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Faith Perry didn't expect an answer from her schnauzer as she let her dog in from the backyard, but the silver-gray purebred responded with a whimper anyway.
"Come here, let me see," Faith urged, bending over to take a look.
But what was soaking the animal's beard and had dribbled onto Charlie's chest and front legs wasn't mud or muck from a yard damp from an early April rain. It was blood. "Oh! Charlie! Did you kill something?"
Charlie whimpered again and looked at Faith with big, beseeching black eyes that finally caused her to register that the mischievous dog might be hurt.
Faith picked up the fifteen-pound pooch she'd owned for about a year, carried her through the kitchen into the living room and sat down with Charlie in her lap.
On closer inspection, Faith could see that the blood was coming from inside Charlie's mouth.
With some worry that she was going to find a dead bird or part of a squirrel inside, Faith grimaced and pried her pet's jaws apart.
There was more blood in Charlie's mouth but there wasn't anything else. Except for a very broken tooth.
"What did you do?" Faith lamented sympathetically.
It was four o'clock on a Sunday afternoon in her small hometown of Northbridge, Montana. Faith had been in town less than twenty-four hours and she had no idea if the local veterinarian—who had been ancient when she'd left Northbridge eleven years ago—was still in practice. Or if there was another vet or if Northbridge might have joined the twenty-first century and gained an animal hospital.
She did know that she had to get her dog to someone, though. Right away."You poor baby," she muttered to Charlie, taking her back into the kitchen.
She set the animal gingerly on the tile floor, gave her a loving stroke and said, "Just sit and let me figure this out."
To Faith's surprise, Charlie minded her.
"Oh, you must be in bad shape," Faith said of her pet's unusual compliance.
Until the day before, the house had not been Faith's primary residence. It had only been a place for her and her former husband to stay when they were in town. Because of that, it wasn't well-equipped with things like a current telephone directory. Hoping that she had even an outdated one, she hurried to the laundry room off the kitchen.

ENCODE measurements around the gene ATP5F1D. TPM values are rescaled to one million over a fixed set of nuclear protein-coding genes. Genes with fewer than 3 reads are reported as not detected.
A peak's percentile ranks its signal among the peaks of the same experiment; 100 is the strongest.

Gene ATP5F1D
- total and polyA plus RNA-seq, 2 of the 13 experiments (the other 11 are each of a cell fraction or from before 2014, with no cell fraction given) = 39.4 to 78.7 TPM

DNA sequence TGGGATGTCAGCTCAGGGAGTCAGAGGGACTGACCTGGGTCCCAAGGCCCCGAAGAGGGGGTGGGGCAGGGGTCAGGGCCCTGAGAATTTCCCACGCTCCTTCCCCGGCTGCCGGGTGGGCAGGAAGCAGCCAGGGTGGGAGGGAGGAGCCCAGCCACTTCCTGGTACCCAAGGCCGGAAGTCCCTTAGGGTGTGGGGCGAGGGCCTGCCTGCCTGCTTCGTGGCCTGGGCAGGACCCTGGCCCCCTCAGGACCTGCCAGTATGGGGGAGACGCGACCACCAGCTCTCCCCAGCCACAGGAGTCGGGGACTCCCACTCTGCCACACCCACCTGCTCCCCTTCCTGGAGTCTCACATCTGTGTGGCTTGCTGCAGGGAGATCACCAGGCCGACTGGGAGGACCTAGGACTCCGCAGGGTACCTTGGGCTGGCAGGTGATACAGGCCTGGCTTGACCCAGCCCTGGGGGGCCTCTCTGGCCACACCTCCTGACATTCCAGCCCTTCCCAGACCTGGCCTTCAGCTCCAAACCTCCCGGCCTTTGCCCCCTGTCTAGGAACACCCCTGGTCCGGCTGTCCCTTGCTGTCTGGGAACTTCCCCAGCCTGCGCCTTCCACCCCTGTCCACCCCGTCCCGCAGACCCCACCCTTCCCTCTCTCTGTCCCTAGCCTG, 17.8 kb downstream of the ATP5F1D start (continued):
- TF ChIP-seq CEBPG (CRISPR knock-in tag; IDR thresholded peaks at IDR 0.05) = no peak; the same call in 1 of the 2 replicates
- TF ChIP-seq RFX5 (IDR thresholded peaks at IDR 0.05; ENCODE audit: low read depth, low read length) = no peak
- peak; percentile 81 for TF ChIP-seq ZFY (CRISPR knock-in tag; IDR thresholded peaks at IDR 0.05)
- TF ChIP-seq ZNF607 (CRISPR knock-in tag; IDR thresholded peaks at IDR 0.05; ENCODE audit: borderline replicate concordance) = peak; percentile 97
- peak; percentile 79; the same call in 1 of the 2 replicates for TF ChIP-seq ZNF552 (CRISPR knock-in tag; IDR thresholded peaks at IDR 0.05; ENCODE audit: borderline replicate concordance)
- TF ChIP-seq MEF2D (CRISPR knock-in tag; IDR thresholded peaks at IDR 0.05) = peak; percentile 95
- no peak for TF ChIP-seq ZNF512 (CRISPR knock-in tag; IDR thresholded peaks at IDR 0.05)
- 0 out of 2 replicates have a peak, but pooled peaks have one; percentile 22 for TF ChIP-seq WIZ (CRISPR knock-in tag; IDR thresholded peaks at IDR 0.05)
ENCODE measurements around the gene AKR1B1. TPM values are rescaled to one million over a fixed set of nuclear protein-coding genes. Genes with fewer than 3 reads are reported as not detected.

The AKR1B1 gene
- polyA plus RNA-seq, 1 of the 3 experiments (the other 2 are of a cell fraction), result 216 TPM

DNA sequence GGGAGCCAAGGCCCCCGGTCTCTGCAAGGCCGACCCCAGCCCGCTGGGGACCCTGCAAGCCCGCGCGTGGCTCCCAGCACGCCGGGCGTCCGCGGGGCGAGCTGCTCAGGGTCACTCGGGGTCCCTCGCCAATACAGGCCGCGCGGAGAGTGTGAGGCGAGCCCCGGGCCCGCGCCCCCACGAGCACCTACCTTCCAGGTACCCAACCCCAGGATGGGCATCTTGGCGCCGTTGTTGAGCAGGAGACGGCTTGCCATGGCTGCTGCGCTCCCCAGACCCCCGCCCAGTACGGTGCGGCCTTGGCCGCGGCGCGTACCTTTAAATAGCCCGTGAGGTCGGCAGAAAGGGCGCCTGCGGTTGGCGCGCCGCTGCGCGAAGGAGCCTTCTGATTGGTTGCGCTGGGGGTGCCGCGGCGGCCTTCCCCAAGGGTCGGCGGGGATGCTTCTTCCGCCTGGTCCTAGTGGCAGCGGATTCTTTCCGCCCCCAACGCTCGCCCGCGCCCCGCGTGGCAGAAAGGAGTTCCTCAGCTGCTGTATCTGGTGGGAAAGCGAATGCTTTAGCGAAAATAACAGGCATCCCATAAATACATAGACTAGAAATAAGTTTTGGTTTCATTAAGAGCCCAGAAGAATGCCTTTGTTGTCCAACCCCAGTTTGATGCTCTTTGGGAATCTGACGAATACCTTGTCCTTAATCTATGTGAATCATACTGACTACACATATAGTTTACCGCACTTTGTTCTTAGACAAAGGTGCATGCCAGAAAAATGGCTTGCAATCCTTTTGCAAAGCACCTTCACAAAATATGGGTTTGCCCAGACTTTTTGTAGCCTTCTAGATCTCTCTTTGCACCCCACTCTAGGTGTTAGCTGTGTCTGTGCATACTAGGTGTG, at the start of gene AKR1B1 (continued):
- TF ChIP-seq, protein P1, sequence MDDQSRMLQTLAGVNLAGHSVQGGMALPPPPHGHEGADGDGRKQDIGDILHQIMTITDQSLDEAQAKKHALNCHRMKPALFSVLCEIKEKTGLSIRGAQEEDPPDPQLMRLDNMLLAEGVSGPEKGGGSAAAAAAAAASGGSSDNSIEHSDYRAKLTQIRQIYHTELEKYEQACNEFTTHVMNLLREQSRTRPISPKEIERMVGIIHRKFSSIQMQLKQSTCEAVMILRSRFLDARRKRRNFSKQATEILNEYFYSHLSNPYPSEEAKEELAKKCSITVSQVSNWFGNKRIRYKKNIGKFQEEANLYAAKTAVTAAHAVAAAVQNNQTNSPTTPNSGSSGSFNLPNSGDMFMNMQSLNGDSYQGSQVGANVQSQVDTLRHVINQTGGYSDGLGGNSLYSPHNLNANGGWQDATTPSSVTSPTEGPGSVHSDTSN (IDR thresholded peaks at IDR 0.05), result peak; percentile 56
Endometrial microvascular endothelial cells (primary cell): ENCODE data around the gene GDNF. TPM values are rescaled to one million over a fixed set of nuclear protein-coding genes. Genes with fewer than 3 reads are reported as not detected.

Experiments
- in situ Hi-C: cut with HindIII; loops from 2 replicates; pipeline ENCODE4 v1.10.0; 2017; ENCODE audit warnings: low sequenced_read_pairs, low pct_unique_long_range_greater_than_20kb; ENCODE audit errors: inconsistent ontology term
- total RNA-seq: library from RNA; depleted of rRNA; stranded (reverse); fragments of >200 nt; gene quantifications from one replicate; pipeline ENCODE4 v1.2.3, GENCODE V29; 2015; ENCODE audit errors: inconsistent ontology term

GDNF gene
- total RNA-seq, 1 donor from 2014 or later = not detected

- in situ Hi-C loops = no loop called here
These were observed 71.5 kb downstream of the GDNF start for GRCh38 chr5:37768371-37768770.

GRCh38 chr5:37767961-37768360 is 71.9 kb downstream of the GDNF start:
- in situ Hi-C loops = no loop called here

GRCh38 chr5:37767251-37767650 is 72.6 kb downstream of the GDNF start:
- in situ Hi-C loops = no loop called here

"Keep your fingers crossed," she said to the companion who had no fingers to cross.
Still, she counted herself lucky to find the mail-order-catalog-sized phone book in a cupboard and she quickly returned to the kitchen to search the two-year-old listings.
"No, no more old Doc Chapman," she said when she couldn't find the old veterinarian's name listed.
"Boone Pratt—he's the vet now," she told Charlie. "I knew that. My sister married his brother—and an emergency call about an animal was the reason he wasn't at the wedding. I should have remembered."
But in the time since Faith had left Northbridge she hadn't put much effort into keeping up with anyone in the small town other than her family. And even when the information had been shared with her recently, she hadn't retained a lot of it. Her life had been too much of a mess lately for her to have grasped much beyond her own problems and immediate family matters.
Her cell phone was on the counter and she used it to dial the number for the veterinarian's office. Maybe someone was on duty this weekend.
No such luck. On the second ring the other end of the line was answered by a recorded female voice.
Office hours were given before an in-case-of-emergency number.
Cursing her own stupidity for not being prepared with pen and paper, Faith repeated the number out loud, over and over again as she ended the call and dialed it.
"Come on, come on, come on," she said impatiently to each unanswered ring. "You're the only vet in town, what am I going to do if you don't pick up—"
"Is this Boone Pratt?" Faith asked.
"Yeah. Who's this?"